My partner John and I are foster carers for Manchester. Every placement is different, but we always try to go above and beyond for the children and their families.
We recently fostered a baby boy, born 12 weeks premature. When he needed an operation, John stayed overnight with him at the hospital, while I stayed home with another child who was placed with us. Some people might argue that the baby was too young to know whether John had stayed with him or not, but we didn’t want to leave him in hospital alone.
As he was premature, I’ve had to take the little boy to lots of medical appointments. When we found out he would be going back to Bulgaria soon, we pushed for the appointments to be brought forward so that the results would come through and he could have the treatment he needed before he left.
The baby’s grandmother, who lives in Bulgaria, had been positively assessed to become his carer, so she travelled here to pick him up. So that they could start bonding straight away, I liaised with all the relevant professionals to make sure that ‘contact sessions’ were set up as soon as possible after she arrived. As grandma didn’t know the area and was struggling to get to and from the sessions, I picked her up and dropped her off for every one of them. I also learned a little Bulgarian (and got a little help from Google Translate!) to help us communicate with each other when the translator wasn’t around.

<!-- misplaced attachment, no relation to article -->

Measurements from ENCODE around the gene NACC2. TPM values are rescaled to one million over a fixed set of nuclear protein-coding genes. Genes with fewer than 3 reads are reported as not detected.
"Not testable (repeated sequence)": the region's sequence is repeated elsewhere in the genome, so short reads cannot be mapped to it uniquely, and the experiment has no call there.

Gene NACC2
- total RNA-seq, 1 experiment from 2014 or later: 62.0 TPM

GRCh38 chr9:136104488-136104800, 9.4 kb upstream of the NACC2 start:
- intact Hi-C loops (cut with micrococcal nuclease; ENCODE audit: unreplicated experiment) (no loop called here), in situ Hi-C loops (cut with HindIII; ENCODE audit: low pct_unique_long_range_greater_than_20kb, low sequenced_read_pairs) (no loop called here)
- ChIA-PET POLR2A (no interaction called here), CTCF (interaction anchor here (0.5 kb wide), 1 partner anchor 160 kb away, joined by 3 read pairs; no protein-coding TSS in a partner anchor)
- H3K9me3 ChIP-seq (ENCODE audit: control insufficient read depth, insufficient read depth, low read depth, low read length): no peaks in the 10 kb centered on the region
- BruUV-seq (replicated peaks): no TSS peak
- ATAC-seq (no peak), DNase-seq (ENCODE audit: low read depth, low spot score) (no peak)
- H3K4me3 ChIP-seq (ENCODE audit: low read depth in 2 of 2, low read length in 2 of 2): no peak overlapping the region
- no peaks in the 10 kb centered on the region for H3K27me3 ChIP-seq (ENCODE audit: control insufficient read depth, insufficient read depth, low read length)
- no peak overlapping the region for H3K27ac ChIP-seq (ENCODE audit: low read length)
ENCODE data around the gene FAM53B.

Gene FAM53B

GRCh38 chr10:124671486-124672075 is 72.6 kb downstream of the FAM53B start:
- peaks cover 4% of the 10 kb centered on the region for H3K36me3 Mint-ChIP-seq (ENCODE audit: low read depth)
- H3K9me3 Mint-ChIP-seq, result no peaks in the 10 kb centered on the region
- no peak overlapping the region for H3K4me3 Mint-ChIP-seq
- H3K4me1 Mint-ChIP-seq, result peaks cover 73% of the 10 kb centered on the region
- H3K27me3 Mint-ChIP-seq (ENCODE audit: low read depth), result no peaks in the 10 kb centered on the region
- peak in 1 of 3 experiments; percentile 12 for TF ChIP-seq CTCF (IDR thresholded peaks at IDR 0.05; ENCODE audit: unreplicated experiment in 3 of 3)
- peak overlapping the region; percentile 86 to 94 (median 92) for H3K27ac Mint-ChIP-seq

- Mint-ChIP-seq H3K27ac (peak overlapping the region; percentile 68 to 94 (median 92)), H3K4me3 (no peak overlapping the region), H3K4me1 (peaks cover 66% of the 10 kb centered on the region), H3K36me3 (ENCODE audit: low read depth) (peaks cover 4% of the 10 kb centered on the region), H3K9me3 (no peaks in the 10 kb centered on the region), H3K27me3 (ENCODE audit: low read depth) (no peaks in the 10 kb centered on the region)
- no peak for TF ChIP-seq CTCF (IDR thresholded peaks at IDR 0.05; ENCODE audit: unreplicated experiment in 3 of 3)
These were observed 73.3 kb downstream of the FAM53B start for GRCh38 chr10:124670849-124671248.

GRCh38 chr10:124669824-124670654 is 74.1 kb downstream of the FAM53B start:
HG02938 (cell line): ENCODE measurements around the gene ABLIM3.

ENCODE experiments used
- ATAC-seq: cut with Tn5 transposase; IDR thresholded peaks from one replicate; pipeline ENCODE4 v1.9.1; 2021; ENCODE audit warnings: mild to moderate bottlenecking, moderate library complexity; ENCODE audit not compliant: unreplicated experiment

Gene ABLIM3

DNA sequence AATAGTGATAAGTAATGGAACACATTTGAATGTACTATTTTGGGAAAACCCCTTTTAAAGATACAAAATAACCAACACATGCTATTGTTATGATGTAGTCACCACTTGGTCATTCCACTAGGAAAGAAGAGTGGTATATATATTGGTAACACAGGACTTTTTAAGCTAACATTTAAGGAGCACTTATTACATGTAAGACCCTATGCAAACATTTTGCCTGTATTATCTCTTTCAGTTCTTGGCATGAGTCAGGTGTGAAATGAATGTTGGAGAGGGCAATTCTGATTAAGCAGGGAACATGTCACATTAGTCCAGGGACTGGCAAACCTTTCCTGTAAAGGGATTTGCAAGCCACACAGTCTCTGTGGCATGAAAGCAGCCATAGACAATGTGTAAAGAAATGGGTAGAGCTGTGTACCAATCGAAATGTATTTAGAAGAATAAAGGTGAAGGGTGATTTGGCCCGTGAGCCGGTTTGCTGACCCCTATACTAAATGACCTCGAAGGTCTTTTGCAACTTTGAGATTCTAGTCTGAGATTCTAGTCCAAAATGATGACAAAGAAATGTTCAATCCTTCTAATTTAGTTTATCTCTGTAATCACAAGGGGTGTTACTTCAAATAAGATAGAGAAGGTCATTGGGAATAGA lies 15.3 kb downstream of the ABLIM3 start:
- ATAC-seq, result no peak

When the day came for our foster baby to go home to Bulgaria, I offered to take him and his grandmother to the airport and communicate with the airport staff. There was an issue with the tickets, which would have caused a problem due to the language barrier if I hadn’t been there, so I’m glad I stayed around to help.
I’ve kept in touch to make sure the little boy is settling in okay, and as I couldn’t fit all his belongings into a suitcase, I shipped them over in a parcel so that nothing (except for our memories of him and the time he spent with us) got left behind.